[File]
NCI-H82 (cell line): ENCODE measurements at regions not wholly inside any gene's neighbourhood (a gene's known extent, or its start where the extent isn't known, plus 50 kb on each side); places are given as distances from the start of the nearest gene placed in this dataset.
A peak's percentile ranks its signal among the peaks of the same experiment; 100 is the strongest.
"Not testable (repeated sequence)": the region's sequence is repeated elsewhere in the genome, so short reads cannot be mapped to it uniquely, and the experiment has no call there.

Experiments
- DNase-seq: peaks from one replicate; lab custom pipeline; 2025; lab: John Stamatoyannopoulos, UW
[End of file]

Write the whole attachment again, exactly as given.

NCI-H82 (cell line): ENCODE measurements at regions not wholly inside any gene's neighbourhood (a gene's known extent, or its start where the extent isn't known, plus 50 kb on each side); places are given as distances from the start of the nearest gene placed in this dataset.
A peak's percentile ranks its signal among the peaks of the same experiment; 100 is the strongest.
"Not testable (repeated sequence)": the region's sequence is repeated elsewhere in the genome, so short reads cannot be mapped to it uniquely, and the experiment has no call there.

Experiments
- DNase-seq: peaks from one replicate; lab custom pipeline; 2025; lab: John Stamatoyannopoulos, UW